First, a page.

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Howdy Doody Time 

YDS: 5.11b French: 6c Ewbanks: 23 UIAA: VIII- ZA: 23 British: E3 5c

   
Type:  Sport, 1 pitch, 80'
Original:  YDS: 5.11b French: 6c Ewbanks: 23 UIAA: VIII- ZA: 23 British: E3 5c [details]
FA: Kirk Miller, Mark Rolofson, 9/21/2003
New Route: Yes
Page Views: 4,377
Submitted By: Kirk Miller on Nov 13, 2010

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Howdy Doody Time!!!!!

State Park; Fee Required. MORE INFO >>>

Description 

Bring your full bag of tricks for this one; success will demand a bit of route finding, power, and finesse. The movement and exposed positions are memorable to say the least.

Climb easy rock onto a ledge above the belay. From the ledge, the route climbs up and left on beautiful gold rock, traverses right into a corner, and continues up onto the arete and face above.

Say kids, what time is it?

It's Howdy Doody Time!

It's Howdy Doody Time.
It's Howdy Doody Time.
Bob Smith and Howdy Do
Say Howdy Do to you.
Let's give a rousing cheer,
Cause Howdy Doody's here,
It's time to start the show,
So kids let's go!

Location 

Near the center of the South face, left of Open Space Cowboy, belay near a convenient boulder seat.

Protection 

11 bolts to ring anchors.


Comments on Howdy Doody Time Add Comment
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By Dwight Jugornot
From: Arvada, Co.
Jun 21, 2012
rating: 5.11b 6c 23 VIII- 23 E3 5c

Really good variety. Clipping from a heel hook? Fabulous!
By Ben Walburn
Oct 15, 2012

Looks can be deceiving. One of the funnest pitches I've climbed in a while.
By ANGUS WIESSNER
From: Denver Colorad
Oct 20, 2012

Really nice, not to be missed.
By Mike Minson
From: Boulder, CO
Jul 13, 2015

Great route. Definitely over bolted.
By michalm
Jul 13, 2015
rating: 5.10c 6b 20 VII 20 E2 5b

Fun, if awkward, movement on this route and interesting route-finding. This route would be just as safe with 3 fewer bolts for a more enjoyable climbing experience.
By michalm
Jun 17, 2016
rating: 5.10c 6b 20 VII 20 E2 5b

I came back a year later with a small rack. 6 bolts were unnecessary, and most of these were next to perfectly good gear placements. I do not agree with the idea of designating an area a "sport crag" for the convenience of "sport climbers". While Mark Rolofson has established some of my favorite sport climbs, he has also fully bolted many routes that would make for better, challenging trad routes protected by bolts where gear is not available. Learning to adapt to the rock and use the necessary tools to ensure our own safety is an inherent part of climbing. Do you bolt cracks?

By Mark Rolofson
Apr 29, 2017
rating: 5.11b 6c 23 VIII- 23 E3 5c

In response to Michalm's comment & grade of 5.10c. Wow, I've heard this climb called 5.11a, but 5.10c is really blowing smoke out of your ass. Regarding your comment about the number of bolts & this being a better route if were a trad (mixed gear & bolts) route, I strongly disagree. I think a large number of climbers would disagree with you, too.

First, most of the bolts that could be skipped are not until the middle of the route. So many climbers would start up the climb thinking it was a sport climb only to find it was rather run-out & they needed gear they didn't bring.

More importantly, mixed routes generally suck. Alex Honnold seems to agree, if you watch the video him & Hazel Findlay climbing Down Under. Once half of more of a route has bolts, who wants to bring a rack to have just the right pieces for a few places. I would rather just enjoy the climbing & unrestrained movement, than have to hang around & dick around with gear to make the climb safe. It is one thing if a climb starts with a nice crack for its first half or even finishes with a nice, long, continuous crack. Clearly, no one would leave the bolt line of Open Space Cowboy to do Missing Link without a rack either.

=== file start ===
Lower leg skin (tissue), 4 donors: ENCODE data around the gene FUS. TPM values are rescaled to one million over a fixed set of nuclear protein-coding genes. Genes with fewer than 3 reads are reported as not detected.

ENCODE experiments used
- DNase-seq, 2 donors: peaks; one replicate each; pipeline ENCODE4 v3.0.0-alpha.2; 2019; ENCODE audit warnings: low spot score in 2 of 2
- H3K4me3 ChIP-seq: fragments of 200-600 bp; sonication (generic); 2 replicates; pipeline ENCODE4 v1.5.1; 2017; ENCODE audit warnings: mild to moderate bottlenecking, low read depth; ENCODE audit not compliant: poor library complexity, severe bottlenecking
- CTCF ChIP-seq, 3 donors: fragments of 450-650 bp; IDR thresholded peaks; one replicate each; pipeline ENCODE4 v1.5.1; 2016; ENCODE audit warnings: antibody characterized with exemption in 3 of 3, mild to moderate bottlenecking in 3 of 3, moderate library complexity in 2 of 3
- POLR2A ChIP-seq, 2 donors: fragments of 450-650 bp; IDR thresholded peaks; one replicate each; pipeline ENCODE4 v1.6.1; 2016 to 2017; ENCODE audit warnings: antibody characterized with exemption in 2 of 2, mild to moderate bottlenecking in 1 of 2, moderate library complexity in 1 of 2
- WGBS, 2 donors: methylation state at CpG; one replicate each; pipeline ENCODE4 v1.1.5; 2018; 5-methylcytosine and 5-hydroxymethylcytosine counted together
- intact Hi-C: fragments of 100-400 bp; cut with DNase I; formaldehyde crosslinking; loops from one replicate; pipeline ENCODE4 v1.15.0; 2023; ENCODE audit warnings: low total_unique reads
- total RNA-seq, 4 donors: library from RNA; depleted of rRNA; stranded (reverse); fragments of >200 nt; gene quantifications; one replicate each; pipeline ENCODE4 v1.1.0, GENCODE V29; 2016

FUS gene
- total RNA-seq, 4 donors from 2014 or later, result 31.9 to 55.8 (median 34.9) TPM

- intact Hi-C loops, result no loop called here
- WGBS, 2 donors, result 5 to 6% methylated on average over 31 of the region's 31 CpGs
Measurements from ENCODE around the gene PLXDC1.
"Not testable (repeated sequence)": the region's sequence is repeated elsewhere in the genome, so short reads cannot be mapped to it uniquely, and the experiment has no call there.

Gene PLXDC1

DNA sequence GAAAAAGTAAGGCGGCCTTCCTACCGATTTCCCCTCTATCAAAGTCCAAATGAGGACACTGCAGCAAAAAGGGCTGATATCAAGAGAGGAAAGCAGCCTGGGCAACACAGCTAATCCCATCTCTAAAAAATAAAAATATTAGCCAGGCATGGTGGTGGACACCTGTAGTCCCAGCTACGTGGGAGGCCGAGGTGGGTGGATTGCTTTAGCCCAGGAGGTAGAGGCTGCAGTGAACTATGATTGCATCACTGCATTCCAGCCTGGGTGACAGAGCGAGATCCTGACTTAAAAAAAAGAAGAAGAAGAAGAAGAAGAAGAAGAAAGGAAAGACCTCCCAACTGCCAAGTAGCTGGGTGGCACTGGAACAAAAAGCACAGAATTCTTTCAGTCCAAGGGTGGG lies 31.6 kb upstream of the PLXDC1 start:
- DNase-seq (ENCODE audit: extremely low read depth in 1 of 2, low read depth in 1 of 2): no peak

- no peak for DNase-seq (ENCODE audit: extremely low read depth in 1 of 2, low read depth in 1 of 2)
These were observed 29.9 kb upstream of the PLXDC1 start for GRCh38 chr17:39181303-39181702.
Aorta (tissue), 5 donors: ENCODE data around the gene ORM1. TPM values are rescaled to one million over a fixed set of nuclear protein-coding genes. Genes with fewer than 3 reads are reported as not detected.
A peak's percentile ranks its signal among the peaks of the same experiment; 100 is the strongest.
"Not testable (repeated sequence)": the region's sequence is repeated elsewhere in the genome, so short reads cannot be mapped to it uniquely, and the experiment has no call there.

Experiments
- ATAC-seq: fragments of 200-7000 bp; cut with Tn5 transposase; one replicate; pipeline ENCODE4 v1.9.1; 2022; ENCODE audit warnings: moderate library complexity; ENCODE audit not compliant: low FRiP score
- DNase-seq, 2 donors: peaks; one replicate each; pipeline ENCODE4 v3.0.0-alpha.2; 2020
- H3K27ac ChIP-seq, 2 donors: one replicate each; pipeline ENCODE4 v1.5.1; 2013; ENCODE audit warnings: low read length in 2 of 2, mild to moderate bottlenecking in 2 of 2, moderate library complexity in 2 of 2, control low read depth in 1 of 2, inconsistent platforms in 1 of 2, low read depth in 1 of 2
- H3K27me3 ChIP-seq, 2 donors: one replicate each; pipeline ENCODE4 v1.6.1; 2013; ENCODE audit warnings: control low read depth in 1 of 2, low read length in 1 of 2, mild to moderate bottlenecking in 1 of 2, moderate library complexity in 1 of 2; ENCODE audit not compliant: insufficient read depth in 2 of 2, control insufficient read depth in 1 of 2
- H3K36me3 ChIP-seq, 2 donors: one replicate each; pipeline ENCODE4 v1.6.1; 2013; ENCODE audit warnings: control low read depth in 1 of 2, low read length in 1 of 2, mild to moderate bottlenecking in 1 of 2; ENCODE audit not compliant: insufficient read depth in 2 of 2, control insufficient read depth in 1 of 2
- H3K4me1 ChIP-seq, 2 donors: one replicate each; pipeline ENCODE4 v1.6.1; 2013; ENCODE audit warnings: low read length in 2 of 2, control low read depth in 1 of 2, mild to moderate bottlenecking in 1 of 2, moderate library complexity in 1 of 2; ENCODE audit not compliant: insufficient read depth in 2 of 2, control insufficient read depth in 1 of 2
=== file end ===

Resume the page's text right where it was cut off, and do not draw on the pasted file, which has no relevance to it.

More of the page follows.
If you like mixing it up, then establish your own first ascents that way. You have every right to make that choice. If you like skipping some or all of the bolts on existing climbs, great. Just don't expect others to agree with you or adhere to the old school idea that a climb with less bolts is better or more ethical. That's called having a traditude. I would rather not have to bring gear for this climb. I have climbed it numerous times, usually as a warm-up.

Climbs like Dude's Jam Crack or Crack House are protected by all gear. It makes sense not to bolt continuous cracks with good protection. Interestingly, I established Crack House (.12b) at Little Dude's in March 2012. It doesn't appear to have seen a repeat. Go send that one & downrate it to 5.11c.

Interesting that you posted this video of how to place a Powers 5 piece bolt. It appears this bolt is being placed just below a perfectly good, horizontal crack. Perhaps this person isn't big on mixed routes either.
By Mark Rolofson
Apr 30, 2017
rating: 5.11b 6c 23 VIII- 23 E3 5c

I should add that this route was equipped & cleaned by Kirk Miller. I only placed the 5th bolt. This was added after Kirk led it without. I felt the 5th bolt was wanted to protect some hard moves climbing right & then up a short arete. Kirk agreed & I added the 5th bolt. Kirk was also the first to redpoint the climb the day of our first ascent. First ascent was on September 21, 2003.

I think Kirk did an excellent job equipping the route, & it is bolted perfectly. Over the past 13.5 years, I have heard almost entirely positive feedback about this route & other climbs at this crag. If placing gear is what you're interested in, then there is no shortage of trad climbing on the Front Range. We established the climbs at Dude's Throne & Little Dude's to create great granite sport crags. There are a few worthy trad & mixed lines as well.
By Rhonda
From: Golden, CO
May 5, 2017

Well put, Mark! Great route and thanks for all the hard work put in at Dude's.

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